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Loren Kosmont
Lkosmont@prolacta.com
310-721-9444

PROLACTA BIOSCIENCE® SPOTLIGHTS ADVANCEMENTS IN HUMAN MILK SCIENCE FOR PREMATURITY AWARENESS MONTH

 

-- Premature Infants Born Today Have a Greater Chance to Survive & Thrive Thanks to the Use of an Exclusive Human Milk Diet in the NICU --

CITY OF INDUSTRY, Calif. Nov 19, 2014 – In recognition of Prematurity Awareness Month, Prolacta Bioscience®, the pioneer in human milk-based nutritional products, is raising awareness for recent advancements in the field of human milk science that are helping to save the lives of critically ill, premature babies in neonatal intensive care units (NICU) nationwide.
 
Growing evidence supports the health benefits of an exclusive human milk diet for premature infants in the NICU, as opposed to cow milk-based nutrition or formula. A study published this year in Breastfeeding Medicine is an example of this, concluding that an exclusive human milk diet results in lower mortality for extremely premature infants.1

Critically ill and premature infants have special dietary needs requiring higher levels of fat, protein and calories than a full-term baby would need. A second study published this year in the Journal of Pediatrics concluded that successfully incorporating a human milk caloric fortifier made from pasteurized human milk cream into premature infants’ diets improved their growth outcomes in the NICU. Since human breast milk is highly variable, a significant percentage typically contains less than 20 calories per fluid ounce. Adding a human milk-derived cream supplement to mom’s own or donor breast milk when less than 20 calories are present provides the nutrition these preemies need for growth. 2

When used as part of an exclusive human milk diet, Prolacta’s Neonatal Nutritional Products are clinically proven 3,4,5 to improve health outcomes, decrease mortality 6 and reduce healthcare system costs7 for critically ill preemies in the NICU. All Prolacta products are derived from 100-percent human breast milk and are formulated to meet the needs of extremely premature infants in the NICU. This includes a standardized pasteurized milk formulation for use in NICUs, which supports the American Academy of Pediatrics’ (AAP) recommendation that all preterm infants receive breast milk, be it a mother’s own or donor milk.8
 
“A preemie born today has a better chance of survival thanks to new discoveries about the use of an exclusive human milk diet in the NICU,” said Scott Elster, President and CEO of Prolacta Bioscience. “We are proud to be leading the scientific and clinical research to bring the healing power of breast milk to the most fragile preemies in hospital NICUs nationwide.” Scott Elster, President and CEO of Prolacta Bioscience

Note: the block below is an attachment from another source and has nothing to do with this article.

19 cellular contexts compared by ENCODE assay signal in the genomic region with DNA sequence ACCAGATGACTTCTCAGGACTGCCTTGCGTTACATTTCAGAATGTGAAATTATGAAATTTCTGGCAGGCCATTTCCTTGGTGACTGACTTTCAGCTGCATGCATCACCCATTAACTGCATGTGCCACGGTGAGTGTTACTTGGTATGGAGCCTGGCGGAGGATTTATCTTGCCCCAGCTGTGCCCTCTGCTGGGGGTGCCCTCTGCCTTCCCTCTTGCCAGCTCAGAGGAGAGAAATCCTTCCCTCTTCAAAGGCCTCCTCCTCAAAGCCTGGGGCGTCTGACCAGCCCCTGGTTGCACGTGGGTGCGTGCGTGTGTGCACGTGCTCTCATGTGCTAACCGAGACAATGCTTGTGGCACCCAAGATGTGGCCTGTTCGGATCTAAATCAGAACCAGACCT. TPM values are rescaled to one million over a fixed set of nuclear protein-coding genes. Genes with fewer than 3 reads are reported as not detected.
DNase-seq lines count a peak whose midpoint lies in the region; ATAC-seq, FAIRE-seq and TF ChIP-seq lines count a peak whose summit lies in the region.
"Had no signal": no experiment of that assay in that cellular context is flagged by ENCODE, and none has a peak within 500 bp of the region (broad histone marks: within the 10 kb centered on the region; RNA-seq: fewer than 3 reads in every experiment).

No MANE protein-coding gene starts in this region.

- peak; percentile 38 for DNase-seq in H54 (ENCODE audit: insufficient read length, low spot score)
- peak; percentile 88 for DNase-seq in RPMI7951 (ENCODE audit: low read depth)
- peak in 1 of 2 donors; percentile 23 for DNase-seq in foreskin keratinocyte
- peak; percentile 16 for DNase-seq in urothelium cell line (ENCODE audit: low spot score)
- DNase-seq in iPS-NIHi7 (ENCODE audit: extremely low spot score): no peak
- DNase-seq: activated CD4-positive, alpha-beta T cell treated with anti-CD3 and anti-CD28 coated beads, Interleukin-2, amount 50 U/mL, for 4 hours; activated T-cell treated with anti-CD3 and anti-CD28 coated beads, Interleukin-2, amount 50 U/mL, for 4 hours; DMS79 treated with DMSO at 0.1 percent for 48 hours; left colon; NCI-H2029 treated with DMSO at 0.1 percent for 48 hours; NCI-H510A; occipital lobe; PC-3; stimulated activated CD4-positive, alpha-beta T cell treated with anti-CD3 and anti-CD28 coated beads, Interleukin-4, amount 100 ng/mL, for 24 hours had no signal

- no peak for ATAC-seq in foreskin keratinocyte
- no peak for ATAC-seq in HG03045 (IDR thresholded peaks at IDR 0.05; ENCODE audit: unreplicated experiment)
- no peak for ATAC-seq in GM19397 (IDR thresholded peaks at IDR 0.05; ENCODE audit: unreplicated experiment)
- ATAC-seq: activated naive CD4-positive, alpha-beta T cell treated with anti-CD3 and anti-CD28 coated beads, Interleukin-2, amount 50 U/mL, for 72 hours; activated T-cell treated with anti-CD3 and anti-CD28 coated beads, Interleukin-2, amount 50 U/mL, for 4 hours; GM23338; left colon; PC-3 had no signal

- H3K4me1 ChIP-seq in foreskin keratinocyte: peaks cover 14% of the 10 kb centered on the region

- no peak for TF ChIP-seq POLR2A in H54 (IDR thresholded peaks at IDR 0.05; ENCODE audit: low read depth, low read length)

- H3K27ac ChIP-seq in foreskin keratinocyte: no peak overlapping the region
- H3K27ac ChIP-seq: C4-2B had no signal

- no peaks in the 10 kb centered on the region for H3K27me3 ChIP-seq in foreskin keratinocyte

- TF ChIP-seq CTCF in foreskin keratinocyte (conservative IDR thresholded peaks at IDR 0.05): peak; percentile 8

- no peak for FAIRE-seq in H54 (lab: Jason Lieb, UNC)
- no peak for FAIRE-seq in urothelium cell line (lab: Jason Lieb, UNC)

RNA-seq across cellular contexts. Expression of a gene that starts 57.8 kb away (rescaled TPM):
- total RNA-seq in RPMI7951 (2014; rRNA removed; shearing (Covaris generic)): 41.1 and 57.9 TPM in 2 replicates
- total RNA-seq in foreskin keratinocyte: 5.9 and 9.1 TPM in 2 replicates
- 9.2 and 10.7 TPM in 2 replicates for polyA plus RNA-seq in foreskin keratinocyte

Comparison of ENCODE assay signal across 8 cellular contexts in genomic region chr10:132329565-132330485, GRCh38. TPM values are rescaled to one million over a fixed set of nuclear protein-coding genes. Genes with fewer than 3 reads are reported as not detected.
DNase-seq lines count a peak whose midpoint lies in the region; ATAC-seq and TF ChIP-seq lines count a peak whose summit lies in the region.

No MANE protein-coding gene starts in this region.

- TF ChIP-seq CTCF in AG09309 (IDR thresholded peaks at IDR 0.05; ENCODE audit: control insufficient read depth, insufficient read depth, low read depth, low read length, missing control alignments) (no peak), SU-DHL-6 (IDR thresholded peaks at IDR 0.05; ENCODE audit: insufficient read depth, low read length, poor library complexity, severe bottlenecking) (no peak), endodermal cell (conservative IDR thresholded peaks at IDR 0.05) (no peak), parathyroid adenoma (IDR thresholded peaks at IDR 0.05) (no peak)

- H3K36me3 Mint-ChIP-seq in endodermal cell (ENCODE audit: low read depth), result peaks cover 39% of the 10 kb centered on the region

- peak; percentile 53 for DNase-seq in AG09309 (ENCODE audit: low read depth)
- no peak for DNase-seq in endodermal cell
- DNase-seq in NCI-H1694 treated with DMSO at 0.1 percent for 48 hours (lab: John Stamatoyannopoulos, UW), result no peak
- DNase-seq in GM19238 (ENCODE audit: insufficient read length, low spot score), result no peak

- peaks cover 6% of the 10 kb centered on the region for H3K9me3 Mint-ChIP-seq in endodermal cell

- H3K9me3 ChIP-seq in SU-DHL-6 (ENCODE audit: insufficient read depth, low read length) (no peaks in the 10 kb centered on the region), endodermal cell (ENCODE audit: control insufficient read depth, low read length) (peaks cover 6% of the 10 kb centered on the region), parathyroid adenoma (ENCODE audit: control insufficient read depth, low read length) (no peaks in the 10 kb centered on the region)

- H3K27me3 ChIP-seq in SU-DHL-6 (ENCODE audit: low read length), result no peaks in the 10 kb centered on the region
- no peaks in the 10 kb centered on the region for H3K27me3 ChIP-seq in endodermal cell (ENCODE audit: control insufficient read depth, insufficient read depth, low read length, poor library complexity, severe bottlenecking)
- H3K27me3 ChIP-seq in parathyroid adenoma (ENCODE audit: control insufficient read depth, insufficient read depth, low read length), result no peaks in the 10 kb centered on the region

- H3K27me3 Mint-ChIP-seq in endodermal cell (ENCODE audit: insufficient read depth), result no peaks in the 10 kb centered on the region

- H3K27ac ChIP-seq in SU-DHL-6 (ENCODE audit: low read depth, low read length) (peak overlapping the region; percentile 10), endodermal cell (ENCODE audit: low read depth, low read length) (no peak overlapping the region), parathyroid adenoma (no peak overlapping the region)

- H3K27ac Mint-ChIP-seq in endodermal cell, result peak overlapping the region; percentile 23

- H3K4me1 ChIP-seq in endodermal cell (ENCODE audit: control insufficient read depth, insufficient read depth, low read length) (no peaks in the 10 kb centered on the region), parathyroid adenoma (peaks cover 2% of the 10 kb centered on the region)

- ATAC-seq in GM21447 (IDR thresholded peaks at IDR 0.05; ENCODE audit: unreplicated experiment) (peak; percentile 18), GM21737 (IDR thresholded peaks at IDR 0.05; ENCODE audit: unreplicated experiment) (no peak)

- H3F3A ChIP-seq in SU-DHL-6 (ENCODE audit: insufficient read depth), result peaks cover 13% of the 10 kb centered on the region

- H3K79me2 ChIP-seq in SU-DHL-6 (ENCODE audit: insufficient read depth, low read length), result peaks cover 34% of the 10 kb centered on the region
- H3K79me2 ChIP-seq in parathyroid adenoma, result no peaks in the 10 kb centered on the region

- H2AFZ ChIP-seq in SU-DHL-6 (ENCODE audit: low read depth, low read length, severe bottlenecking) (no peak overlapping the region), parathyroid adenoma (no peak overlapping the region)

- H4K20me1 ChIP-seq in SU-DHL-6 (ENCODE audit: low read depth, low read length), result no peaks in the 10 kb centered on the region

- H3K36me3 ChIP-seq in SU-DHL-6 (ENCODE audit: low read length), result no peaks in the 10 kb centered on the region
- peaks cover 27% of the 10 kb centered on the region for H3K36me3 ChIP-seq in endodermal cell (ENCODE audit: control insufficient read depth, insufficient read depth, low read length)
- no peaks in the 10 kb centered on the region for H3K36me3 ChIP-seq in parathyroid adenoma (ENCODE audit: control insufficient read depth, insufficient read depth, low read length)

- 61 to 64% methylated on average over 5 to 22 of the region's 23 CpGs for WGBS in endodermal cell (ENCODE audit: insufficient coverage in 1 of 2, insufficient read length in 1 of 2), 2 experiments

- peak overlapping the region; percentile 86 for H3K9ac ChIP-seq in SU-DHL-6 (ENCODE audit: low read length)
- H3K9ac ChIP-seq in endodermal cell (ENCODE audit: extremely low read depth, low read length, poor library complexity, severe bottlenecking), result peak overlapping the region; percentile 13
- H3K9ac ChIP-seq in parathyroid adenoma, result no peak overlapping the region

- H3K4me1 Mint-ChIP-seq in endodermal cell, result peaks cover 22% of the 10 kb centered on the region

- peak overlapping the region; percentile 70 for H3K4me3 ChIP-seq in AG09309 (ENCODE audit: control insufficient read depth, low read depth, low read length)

About Prolacta Bioscience

Prolacta Bioscience, Inc. is a privately-held life sciences company dedicated to Advancing the Science of Human Milk®. The company pioneered the development of human milk-based Neonatal Nutritional Products to meet the needs of critically ill, premature infants in the NICU. Prolacta leads the industry in the quality and safety of nutritional products made from breast milk and operates the first and only pharmaceutical-grade manufacturing facility for the processing of human breast milk. For more information please visit www.prolacta.com.

 
  1. Abrams S, et al., “Greater Mortality and Morbidity in Extremely Preterm Infants Fed a Diet Containing Cow Milk Protein Products.” Breastfeeding Medicine. 2014;9(6):281-285
  2. Hair A, et al., “Randomized Trial of Human Milk Cream as a Supplement to Standard Fortification of an Exclusive Human Milk-Based Diet in Infants 750-1250g Birth Weight.” Journal of Pediatrics. 2014;165(5):915-920
  3. Sullivan S, et al., “An Exclusive Human Milk-Based Diet is Associated with a Lower Rate of Necrotizing Enterocolitis than a Diet of Human Milk and Bovine Milk-Based Products.” Journal of Pediatrics. 2010;156(4):562-567
  4. Cristofalo E, et al., “Randomized Trial of Exclusive Human Milk versus Preterm Formula Diets in Extremely Premature Infants.” Journal of Pediatrics. 2013;163(6):1592-1595
  5. Hair A, et al., “Randomized Trial of Human Milk Cream as a Supplement to Standard Fortification of an Exclusive Human Milk-Based Diet in Infants 750-1250g Birth Weight.” Journal of Pediatrics. 2014;165(5):915-920
  6. Abrams S, et al., “Greater Mortality and Morbidity in Extremely Preterm Infants Fed a Diet Containing Cow Milk Protein Products.” Breastfeeding Medicine. 2014;9(6):281-285
  7. Ganapathy V, et al., “Long Term Healthcare Costs of Infants Who Survived Neonatal Necrotizing Enterocolitis: A Retrospective Longitudinal Study Among Infants Enrolled in Texas Medicaid.” BMC Pediatrics. 2013;13:127
  8. American Academy of Pediatrics, “Breastfeeding and the Use of Human Milk.” Pediatrics. 2012;129:e827

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